Van Zandt also wanted recognition, but cared nothing for money, on one occasion tossing a sizable sum out of a window because he thought it would decrease Eggers’s stress levels. A man who, when he started to get that much-desired recognition and success when Merle Haggard and Willie Nelson’s version of “Pancho and Lefty” hit number one, was in such bad shape he needed to check into a detox center. And who, probably intentionally (even Eggers isn’t always sure if Van Zandt was conscious of the damage he was causing in the moment), wrecked at least one record deal and recording session that, up until the moment he ruined them, he excitedly talked about as the big breaks he had been looking for.
According to Eggers, he and Van Zandt frequently discussed a biography, with Van Zandt telling him to write it as it happened, to make sure he showed the bad as well as the good, and Eggers keeps that promise pretty well. He portrays Van Zandt as guarded but manipulative, as kind but more than a little volatile. Several times, Eggers remarks that Van Zandt’s behavior made Eggers’s PTSD flare up (Eggers is a Vietnam veteran), but Eggers’ admiration and sense of a kindred spirit with Van Zandt — Eggers theorizes that he and Van Zandt carried similar wounds despite their different histories — always won out over the aggravation and stress.
Readers won’t get much insight into particular songs, though. According to Eggers, Van Zandt rarely, if ever, wrote in the presence of anyone else and claimed that the songs came from the ether. Eggers even tells one story of finding crumpled up pages containing unrecorded lyrics, which Van Zandt made him destroy after reading. Eggers presents Van Zandt as a songwriter who believed that he was literally grabbing songs from the air, but who also displayed a lot of craft and pride in what he did with the songs once he “received” them. As such, Eggers doesn’t attempt to make many connections between Van Zandt’s life and the songs he wrote. Eggers’s emphasis on the time that he and Van Zandt spent on their own means that he limits his scope, so certain aspects of Van Zandt’s life — his marriages, his friendship with Guy and Susanna Clark, Van Zandt’s career before Eggers became involved — don’t get as much coverage as they would in a more comprehensive biography of every aspect of Van Zandt’s life.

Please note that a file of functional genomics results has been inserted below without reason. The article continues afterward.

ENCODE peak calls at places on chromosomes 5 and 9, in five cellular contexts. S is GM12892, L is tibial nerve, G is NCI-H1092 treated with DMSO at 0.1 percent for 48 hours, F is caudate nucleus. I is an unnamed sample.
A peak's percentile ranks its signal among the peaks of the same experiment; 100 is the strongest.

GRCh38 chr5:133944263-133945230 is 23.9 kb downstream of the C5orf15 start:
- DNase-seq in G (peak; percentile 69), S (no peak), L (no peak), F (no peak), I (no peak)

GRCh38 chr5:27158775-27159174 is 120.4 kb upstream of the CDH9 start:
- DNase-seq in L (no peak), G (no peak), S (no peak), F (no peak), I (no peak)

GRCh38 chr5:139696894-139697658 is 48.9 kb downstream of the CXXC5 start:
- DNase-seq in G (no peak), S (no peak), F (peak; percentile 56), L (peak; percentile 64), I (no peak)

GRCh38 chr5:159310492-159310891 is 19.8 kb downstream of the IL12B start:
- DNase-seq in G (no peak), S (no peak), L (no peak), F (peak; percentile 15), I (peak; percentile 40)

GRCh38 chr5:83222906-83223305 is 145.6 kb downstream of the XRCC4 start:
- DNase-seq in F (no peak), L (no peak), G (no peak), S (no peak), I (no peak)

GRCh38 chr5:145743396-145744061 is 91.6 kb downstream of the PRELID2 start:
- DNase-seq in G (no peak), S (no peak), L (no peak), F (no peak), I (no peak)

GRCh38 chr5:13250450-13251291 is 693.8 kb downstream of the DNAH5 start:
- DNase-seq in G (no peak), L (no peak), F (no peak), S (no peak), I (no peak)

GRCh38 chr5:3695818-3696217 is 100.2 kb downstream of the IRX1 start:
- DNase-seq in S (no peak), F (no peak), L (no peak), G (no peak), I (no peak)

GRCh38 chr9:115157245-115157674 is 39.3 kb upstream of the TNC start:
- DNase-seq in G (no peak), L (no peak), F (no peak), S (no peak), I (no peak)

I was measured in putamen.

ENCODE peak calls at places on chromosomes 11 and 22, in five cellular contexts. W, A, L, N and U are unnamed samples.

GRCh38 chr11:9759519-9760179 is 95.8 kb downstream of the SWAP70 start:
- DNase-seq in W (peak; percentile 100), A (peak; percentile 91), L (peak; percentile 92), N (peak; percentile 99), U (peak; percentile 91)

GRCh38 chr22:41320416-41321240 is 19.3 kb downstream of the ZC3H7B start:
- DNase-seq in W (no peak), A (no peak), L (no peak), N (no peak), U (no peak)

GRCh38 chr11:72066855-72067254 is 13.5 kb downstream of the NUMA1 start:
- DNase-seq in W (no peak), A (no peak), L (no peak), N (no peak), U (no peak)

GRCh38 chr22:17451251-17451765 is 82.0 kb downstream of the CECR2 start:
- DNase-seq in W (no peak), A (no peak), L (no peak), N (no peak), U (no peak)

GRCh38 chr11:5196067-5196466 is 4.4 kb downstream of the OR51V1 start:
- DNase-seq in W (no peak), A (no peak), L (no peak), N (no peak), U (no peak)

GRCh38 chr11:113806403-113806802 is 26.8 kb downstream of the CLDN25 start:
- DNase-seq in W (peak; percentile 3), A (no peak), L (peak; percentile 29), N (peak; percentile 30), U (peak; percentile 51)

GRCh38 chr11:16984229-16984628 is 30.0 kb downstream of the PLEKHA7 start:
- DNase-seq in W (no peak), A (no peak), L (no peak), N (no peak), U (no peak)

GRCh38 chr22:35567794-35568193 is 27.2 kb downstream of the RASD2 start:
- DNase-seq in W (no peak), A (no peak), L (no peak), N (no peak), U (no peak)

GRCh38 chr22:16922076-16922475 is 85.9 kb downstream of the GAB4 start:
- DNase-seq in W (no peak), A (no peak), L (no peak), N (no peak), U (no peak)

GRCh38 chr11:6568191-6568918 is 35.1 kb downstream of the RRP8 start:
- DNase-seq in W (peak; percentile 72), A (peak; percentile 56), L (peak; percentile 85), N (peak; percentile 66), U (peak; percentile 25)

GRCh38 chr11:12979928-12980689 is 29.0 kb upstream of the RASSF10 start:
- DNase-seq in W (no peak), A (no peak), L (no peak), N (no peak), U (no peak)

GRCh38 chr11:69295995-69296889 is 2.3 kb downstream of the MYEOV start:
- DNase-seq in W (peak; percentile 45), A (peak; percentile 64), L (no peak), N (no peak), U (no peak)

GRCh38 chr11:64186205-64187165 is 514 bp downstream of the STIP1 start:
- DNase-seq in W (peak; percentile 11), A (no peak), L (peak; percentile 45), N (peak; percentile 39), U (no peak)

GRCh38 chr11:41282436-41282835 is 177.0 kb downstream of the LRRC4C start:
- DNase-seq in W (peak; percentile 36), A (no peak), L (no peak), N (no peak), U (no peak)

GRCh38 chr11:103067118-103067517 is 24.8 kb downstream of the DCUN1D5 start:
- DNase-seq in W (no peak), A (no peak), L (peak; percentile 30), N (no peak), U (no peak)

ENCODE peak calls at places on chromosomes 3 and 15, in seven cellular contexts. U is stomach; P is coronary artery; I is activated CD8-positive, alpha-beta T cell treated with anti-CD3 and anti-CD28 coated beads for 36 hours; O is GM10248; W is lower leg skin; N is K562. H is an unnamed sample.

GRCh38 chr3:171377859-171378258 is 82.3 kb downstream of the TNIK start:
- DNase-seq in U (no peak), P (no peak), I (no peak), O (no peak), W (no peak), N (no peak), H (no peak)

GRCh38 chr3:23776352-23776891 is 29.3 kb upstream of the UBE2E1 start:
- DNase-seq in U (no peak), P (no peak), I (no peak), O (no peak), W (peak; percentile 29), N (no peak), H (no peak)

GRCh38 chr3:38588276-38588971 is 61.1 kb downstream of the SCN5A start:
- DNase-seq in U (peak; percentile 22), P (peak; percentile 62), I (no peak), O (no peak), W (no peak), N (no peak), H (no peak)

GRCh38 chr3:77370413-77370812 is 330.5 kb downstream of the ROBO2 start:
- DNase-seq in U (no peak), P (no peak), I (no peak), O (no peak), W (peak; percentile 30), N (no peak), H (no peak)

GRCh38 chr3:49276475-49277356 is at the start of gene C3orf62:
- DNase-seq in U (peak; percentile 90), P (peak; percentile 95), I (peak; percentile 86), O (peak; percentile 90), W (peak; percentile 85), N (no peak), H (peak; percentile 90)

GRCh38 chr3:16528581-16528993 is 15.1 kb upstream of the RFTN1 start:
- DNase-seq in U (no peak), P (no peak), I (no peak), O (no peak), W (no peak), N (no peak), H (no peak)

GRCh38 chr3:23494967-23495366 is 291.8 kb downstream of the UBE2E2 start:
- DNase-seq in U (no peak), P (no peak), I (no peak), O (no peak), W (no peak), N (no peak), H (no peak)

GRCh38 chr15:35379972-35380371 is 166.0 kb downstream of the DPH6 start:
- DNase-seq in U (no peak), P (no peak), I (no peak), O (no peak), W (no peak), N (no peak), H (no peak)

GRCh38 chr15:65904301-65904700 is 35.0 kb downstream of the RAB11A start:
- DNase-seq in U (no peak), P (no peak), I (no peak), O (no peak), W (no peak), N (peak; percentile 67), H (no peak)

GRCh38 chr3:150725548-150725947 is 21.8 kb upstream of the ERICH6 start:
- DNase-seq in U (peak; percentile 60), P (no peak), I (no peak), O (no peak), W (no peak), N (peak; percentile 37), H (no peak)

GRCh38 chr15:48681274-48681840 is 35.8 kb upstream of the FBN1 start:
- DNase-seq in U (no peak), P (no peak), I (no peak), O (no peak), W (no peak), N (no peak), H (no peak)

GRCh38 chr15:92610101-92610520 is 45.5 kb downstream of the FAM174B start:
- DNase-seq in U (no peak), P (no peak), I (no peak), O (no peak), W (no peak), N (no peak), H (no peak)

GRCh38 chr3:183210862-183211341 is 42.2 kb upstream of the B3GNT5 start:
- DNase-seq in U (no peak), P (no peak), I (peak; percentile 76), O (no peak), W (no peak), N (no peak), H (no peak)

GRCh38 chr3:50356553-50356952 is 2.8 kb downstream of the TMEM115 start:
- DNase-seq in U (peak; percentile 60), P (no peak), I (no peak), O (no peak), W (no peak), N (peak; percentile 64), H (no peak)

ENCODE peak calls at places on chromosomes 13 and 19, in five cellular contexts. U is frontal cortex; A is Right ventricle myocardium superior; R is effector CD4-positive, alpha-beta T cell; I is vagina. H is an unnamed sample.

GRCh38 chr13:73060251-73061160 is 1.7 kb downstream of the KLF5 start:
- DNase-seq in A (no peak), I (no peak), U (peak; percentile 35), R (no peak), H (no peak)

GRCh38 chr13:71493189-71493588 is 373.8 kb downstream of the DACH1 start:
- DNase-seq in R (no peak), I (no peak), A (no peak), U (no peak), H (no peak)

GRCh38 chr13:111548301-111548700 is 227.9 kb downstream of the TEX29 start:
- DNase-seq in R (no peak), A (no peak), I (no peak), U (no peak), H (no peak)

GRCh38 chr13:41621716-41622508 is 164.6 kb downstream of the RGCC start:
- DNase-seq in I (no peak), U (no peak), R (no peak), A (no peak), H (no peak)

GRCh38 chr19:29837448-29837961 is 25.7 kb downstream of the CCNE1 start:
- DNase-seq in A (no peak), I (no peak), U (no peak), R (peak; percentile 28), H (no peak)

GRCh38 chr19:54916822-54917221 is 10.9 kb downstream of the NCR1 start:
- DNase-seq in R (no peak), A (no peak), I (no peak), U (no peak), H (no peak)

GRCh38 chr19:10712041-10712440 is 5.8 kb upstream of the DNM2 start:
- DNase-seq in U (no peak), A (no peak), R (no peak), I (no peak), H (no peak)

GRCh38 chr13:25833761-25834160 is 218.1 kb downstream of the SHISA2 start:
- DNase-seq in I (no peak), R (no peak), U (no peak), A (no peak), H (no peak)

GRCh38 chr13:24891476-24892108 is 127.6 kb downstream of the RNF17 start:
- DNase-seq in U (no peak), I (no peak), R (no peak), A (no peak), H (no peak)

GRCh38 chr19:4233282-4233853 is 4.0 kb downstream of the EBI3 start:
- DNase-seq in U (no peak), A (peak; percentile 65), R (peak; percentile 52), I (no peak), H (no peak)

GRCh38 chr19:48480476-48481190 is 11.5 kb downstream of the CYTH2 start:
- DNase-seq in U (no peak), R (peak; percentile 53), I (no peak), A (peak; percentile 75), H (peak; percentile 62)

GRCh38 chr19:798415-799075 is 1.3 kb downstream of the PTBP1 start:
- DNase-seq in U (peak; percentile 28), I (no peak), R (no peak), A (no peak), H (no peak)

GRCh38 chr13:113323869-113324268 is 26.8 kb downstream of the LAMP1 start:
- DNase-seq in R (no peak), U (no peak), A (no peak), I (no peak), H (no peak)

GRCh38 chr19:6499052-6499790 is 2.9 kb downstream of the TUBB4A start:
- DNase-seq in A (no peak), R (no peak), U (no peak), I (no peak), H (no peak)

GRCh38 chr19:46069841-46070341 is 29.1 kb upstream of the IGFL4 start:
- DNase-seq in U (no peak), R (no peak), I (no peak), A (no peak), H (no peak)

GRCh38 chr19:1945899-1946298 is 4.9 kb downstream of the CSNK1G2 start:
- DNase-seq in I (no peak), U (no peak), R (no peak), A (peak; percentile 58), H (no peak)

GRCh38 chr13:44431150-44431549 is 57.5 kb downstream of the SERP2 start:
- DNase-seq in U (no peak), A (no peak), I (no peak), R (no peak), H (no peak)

Still, Eggers provides plenty of insight into various periods of Van Zandt’s touring and recording life, dropping details of unrealized projects such as a Van Zandt/Dylan collaboration, detailing the dark spiral that Van Zandt went into after being dropped by Tomato Records, or providing a solid sense of Van Zandt’s all-day vodka philosophy. And then there’s the book’s final section, which hurtles along with a building sense of inevitability as Van Zandt prepares religiously for an album, only to go on a bender, break his leg, and then sabotage the sessions. It’s not long before Eggers receives the call that Van Zandt has died at home. As Eggers was with Van Zandt towards the end, even driving him home that one last time, this part of the book contains an engrossing level of detail and tragic momentum.
My Years With Townes Van Zandt is book-ended by a foreword and afterword courtesy by composer L.E. McCullough, and wraps up with several short addenda, including a count of the top 20 recorded Van Zandt covers, as well as a very useful discography of Van Zandt’s numerous releases.